Keeping dogs out of vets since 2011

The Best Diet for Dogs with Kidney Disease – Go Fresh, Go Natural! Part 4

Meal volume may cause bloat in dogs

If you have read the first three parts of our articles on kidney failure in dogs, you will understand the kidney’s role in the body and what happens when they stop functioning. Part two details the top foods that cause kidney failure in dogs. Article three explains how low-protein dog food would almost certainly not fix the issue. This article explains how vital it is to feed a fresh, raw diet to dogs with kidney disease. Not only to help them maintain a good quality of life with the disease but to assist in preventing it from happening in the first place. 

Here’s the quick links to all the 4 articles of this series on Kidney Disease in Dogs:

In this article, we will discuss:

Remove the most common causes of kidney  in dogs

Their kidneys are failing, so we need to reduce their workload. First up is anything that causes an immune reaction as the debris from these reactions clogs the kidney highways. This is the most overlooked step in dogs with kidney failure (after bad teeth). Thus you need to remove:

  • Wheat gluten (dry foods, store-bought dog treats, bread, pasta, dental bone type gunk – all potential foods that cause kidney failure in dogs )
  • Dairy
  • Cooked meat
  • Pet store treats, including dental sticks, rawhide chews, etc.
  • Needless chemicals including chemical flea and worm treatments, kennel cough treatments, annual boosters for dogs already adequately vaccinated for viruses, etc.
diet for dogs with kidney disease
Raw, fresh food is the best dog for kidney disease

Is low phosphorus dog food important for kidney failure?

As in humans, an appropriate, fresh diet is one of the first things considered with kidney patients. When formulating a fresh diet for dogs with kidney failure, the first thing you might hear is to watch the phosphorus contents of the ingredients you use, and you may be advised to switch to a low phosphorus dog food. Your vet may even mention phosphate binders. One of the kidneys’ many roles is to remove phosphorus from the body. Once kidney function is impaired, phosphorus will accumulate in the blood. This elevated phosphorus in the bloodstream can cause lethargy and loss of appetite. Phosphate binding drugs will bind excess phosphorus in the intestinal tract, which will not be absorbed into the bloodstream. However, more recent evidence reveals the unnatural phosPHATEs in dry pet food (the stuff they add, such as calcium diphosphate) that hammers the kidneys (studies of cats in part two). The body rarely likes a mineral supplement. They are not treated equally. Natural phosphorus (found in real food) is not shown to impact kidney function (in the cats in those studies). This calls into question the early use of phosphorus binders in dogs fed real food. Be guided by the blood results here.

Why is inorganic phosphorus such an issue?

Minerals are inorganic, meaning they are not from the land of the living. As a result, the gut membrane barrier does not trust them and is less keen to allow them to pass. The result is the non-chelated supplement form is poorly utilised.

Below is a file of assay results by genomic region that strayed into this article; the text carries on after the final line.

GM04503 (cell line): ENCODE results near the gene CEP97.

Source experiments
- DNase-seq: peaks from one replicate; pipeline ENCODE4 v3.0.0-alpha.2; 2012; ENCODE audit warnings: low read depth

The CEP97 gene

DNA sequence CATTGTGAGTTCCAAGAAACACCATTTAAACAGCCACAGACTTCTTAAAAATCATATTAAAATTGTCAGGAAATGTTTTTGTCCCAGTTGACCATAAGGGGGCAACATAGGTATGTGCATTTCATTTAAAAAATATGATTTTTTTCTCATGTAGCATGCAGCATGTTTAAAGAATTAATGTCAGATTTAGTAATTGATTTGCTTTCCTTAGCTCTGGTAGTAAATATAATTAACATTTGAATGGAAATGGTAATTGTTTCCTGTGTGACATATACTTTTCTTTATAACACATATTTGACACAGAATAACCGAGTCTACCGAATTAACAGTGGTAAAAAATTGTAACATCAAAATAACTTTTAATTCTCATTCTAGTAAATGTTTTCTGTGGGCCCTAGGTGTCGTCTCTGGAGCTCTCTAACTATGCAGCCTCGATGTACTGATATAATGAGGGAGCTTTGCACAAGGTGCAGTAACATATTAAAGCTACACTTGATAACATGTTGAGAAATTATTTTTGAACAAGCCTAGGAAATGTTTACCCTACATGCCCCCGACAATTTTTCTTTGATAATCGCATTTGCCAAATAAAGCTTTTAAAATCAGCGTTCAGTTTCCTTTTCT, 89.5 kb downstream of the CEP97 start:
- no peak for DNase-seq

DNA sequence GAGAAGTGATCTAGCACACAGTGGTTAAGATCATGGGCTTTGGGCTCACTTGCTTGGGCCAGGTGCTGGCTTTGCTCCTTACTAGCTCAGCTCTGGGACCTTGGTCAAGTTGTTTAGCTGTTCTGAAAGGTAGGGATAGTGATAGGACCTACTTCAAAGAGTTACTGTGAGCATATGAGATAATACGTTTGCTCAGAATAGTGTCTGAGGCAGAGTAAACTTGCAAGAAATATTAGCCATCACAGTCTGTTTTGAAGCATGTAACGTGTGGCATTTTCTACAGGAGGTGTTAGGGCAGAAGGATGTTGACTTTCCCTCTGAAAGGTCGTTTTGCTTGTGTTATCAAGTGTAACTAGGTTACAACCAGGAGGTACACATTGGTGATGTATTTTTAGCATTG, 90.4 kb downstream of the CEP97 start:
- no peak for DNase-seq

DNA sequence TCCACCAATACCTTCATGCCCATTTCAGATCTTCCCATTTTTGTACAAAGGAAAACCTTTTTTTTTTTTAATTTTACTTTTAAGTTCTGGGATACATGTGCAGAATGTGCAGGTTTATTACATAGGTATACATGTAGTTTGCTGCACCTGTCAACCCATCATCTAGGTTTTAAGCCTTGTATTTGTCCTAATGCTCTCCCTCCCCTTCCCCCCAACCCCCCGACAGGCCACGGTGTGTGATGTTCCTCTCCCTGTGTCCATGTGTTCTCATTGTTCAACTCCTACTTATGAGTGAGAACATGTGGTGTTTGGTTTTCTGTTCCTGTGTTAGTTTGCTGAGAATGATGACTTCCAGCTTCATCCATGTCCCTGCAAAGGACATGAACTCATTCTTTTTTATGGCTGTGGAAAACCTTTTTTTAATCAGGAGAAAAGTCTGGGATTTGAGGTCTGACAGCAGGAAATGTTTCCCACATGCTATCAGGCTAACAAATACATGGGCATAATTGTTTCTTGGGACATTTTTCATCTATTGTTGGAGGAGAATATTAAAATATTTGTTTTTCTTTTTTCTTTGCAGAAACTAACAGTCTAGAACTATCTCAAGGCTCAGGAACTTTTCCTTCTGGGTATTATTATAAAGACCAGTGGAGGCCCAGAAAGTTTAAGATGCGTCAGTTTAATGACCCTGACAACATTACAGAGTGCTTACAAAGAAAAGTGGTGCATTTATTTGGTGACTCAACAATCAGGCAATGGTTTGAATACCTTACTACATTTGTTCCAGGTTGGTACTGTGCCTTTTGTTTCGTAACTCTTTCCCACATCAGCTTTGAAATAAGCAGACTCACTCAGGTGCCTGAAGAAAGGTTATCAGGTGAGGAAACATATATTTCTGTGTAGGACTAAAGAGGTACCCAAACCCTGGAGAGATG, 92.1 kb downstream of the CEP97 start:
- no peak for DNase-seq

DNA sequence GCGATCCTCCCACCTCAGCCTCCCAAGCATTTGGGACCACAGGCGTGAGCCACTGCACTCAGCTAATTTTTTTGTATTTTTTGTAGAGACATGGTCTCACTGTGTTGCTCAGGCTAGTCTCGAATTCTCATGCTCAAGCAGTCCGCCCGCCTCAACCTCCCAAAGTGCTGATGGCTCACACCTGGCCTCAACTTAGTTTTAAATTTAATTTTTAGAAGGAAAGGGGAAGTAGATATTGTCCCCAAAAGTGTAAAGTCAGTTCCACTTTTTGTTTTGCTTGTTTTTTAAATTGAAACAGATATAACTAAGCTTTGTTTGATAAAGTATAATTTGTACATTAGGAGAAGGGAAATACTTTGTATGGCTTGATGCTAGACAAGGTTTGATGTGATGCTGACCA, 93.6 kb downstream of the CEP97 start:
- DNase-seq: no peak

While they can make chelated minerals in the lab, they are costly, so in general, they are less popular and never used in pet food. The minerals used in pet food are cheaper, such as oxides such as iron oxide, a.k.a. rust, and zinc oxide, which dogs notoriously poorly absorb; hence, coupled with the low protein food, they have bad coats. As there are no maximums on these minerals in the pet food world, they are free to use LOTS of the oxide to make sure your dog might get what he needs. See, making pet food is easy!

Napoli et al. (2007) divided 183 women into three groups – one group (the ‘diet’ group) consumed at least 70% of their daily calcium from real food, and another (the ‘supplement’ group) consumed at least 70% of their calcium from tablets or pills. A third whose calcium-source percentages fell somewhere in between these ranges. They found that the ‘diet’ group took in the least calcium, an average of 830 milligrams per day. Yet, this group had higher bone density in their spines and hipbones than women in the ‘supplement’ group, who consumed about 1,030 milligrams per day. 

We know this is the case in dogs too. They can eat raw meaty bones until the cows come home (missing a leg or two), and they don’t blow out their calcium requirements, turning into a rigid statue, so allow your pup to munch on calcium supplements; you might have a different result. 

I no longer push the low phosphorus concept. I do not have a supportive study. If you are formulating your own raw dog food diet for kidney failure and are concerned about phosphorus, please check this table. I’ve coloured them green (low), orange (medium) and red (avoid if possible).

46 copy
BioFunction8 – Soothes tummies or your money back!

Is low sodium important when my dog has kidney disease? 

As we learned in part one, a vital job of the kidneys is to remove excess water from the body by filtering it through the blood. This process requires a balance of sodium and potassium, so if there is too much salt in the diet, this can affect the balance and lead to impaired kidney function; they will remove less water, and this can result in high blood pressure, which puts even more pressure on the kidneys. Dogs who already have kidney disease should most definitely not be eating a diet high in salt. Dogs eating ultra-processed, dry food, without a doubt, will be consuming far too much salt, as mentioned in part two.